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Heb. xiii. 15-25

The connexion of ver. 15 with the antecedent context is suggestive. We have been led to a contemplation of the Lord Jesus in His character as Antitype and Fulfilment of the holocaust of the Levitical atonement. Even as the chief animal victim of the old covenant, the symbolical bearer of the sins of Israel, was carried "outside the camp" to be consumed, so our Victim was led "outside the gate" of the city to His death, that there, by His blood-shedding, by His absolute and perfect self-immolation in our stead, He might "hallow His people," bringing them forgiven and welcomed back to God. The point of the dread ritual of Calvary here specially emphasized is just this, that He "suffered outside the gate." The old Israel, guiltily unknowing, fulfilled the type in the Antitype by refusing Him place even to die within the sacred city. He, in His love for the new Israel, that He111 might in every particular be and do what was foreshadowed for Him, refused not to submit to that supreme rejection.

From this the apostolic Writer draws two messages for his readers. First (ver. 13) they are to follow the Lord outside, willing to be rejected like Him and because of Him. They are to be patient, for His sake, when they are "put out of the synagogues" and reproached as traitors to Moses. They are by faith to conquer the cry of their human hearts as they crave perpetuity for the beloved past; they are to remember (ver. 14), as they issue from the old covenant's gate into what seems the wild, that "Jerusalem that now is" was built for time only, and that they belong to the city of eternity, where their High Priest sits on His throne to bless them now and welcome them hereafter. Then, secondly and therefore (ver. 15), they are to use Him now and for ever as their one sacerdotal Mediator. By Him, not by the Aaronic ministry, they are to bring their sacrifices to God. They are to accept exclusion and to turn it into inclusion, into a shutting-up of all their hopes and all their worship into their glorious Christ. And what now is their altar-ritual to be? It is to be twofold; the offering of praise, "the fruit of lips that confess" the glory of "His Name," and then the sacrifice112 of self and its possessions for others for His sake (ver. 16); "doing good, and communicating" blessings; for these are "altar-sacrifices (θυσίαι) with which God is well pleased."

Such, if we are right, is the connexion. The Lord, rejected, that He might die for us after a manner faithful to the prophetic type, is to be the Hebrew disciple's example of patience when he too is rejected. Such rejection is only to unite him the more closely to the Christ as his way to God, his Mediator for all the praise and all the unselfish service which is to fill his dedicated life.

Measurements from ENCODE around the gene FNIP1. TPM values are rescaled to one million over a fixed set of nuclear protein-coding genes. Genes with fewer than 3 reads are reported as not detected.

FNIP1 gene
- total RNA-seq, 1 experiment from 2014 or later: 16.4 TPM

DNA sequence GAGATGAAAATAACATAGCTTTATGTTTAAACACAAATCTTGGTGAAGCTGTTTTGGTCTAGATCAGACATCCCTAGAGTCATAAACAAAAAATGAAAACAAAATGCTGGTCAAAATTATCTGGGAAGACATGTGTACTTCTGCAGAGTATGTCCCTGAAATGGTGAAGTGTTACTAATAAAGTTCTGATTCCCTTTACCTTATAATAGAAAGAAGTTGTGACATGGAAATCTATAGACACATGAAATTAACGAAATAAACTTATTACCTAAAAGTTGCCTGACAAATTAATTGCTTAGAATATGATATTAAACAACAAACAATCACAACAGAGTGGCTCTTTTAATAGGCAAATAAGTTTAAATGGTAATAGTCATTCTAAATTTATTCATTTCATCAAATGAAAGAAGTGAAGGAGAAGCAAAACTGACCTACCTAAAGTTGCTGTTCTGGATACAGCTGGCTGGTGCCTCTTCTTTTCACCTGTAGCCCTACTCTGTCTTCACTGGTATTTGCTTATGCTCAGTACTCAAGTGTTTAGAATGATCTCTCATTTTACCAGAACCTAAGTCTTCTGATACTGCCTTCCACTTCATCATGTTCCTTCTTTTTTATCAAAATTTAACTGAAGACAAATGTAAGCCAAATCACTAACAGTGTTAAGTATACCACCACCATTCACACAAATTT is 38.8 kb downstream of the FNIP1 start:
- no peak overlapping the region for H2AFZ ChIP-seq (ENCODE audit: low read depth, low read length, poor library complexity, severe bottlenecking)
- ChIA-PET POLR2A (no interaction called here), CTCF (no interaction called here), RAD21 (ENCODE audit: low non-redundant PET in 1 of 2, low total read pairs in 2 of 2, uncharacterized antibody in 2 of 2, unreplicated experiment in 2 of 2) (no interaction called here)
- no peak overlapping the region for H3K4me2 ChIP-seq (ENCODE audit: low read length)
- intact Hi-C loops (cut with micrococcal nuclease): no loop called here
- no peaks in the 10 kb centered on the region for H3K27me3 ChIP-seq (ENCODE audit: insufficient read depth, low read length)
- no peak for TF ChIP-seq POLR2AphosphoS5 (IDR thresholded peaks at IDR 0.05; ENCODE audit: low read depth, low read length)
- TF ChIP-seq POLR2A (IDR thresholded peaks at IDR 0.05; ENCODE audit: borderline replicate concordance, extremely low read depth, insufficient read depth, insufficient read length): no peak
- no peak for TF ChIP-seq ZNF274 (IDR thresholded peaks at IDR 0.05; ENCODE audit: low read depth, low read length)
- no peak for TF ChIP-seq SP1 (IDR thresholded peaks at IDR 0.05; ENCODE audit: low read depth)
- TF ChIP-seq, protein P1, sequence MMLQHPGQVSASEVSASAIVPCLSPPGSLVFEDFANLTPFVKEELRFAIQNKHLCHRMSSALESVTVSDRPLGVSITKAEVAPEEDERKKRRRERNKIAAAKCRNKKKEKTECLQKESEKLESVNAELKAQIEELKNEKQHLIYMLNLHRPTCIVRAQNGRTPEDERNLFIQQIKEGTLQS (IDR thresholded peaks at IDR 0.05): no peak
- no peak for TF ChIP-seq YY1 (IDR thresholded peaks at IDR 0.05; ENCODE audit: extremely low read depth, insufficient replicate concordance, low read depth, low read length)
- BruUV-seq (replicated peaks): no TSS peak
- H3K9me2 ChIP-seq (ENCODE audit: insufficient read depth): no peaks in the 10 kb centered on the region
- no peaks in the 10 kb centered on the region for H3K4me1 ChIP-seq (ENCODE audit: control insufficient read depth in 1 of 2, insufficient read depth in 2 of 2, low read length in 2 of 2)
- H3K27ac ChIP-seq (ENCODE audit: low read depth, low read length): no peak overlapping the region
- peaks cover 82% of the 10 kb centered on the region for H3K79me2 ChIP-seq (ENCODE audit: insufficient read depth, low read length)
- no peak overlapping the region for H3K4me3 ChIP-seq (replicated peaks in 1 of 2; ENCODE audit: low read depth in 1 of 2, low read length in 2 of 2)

The lesson was special for the believing Hebrew then. But it has its meaning for all time. In one way or another the true follower of the crucified and rejected Redeemer must stand ready for cross and for exclusion, so far as he is called upon by his faith to break with all ultimate and absolute allegiance save to "Jesus Christ and Him crucified." He has to recollect, on one account or another, that he too belongs to the invisible order, to the "citizenship that is in heaven," and not to any visible polity as if it were final, as if it were his spirit's goal. But then he too is to make this detachment and separation only a fresh means to unite him to his great High Priest for a self-sacrificial life in Him. He is to be no frowning sectary,113 saying, "I am holier than thou." He is to be simply a Christian, to whom, whatever the world may say, or the world-element in the Church, Christ the crucified is Lord indeed.

Following these appeals, in a connexion which we can trace, the thought passes (ver. 17) to the Christian Ministry. "Outside the gate" of the old order, the disciple finds himself at once not an isolated unit but included in a new order. He is one of a spiritual community, which has of course its system, for it has to cohere and to operate. It has amidst it its "leaders," its ἡγούμενοι, its pastoral guides and watchmen, a recognized institution, which always as such (though always the more as it is more true to its ideal) claims the obedience, the loyalty, the subordination, of the multitude who are not "leaders." These "leaders" are set before us as bearing a Divine commission, for we read that they "must give account." So qualified, not as assertors of themselves but as servants and agents of God, they watch for souls, with a vigilance loving and tender, asking for response.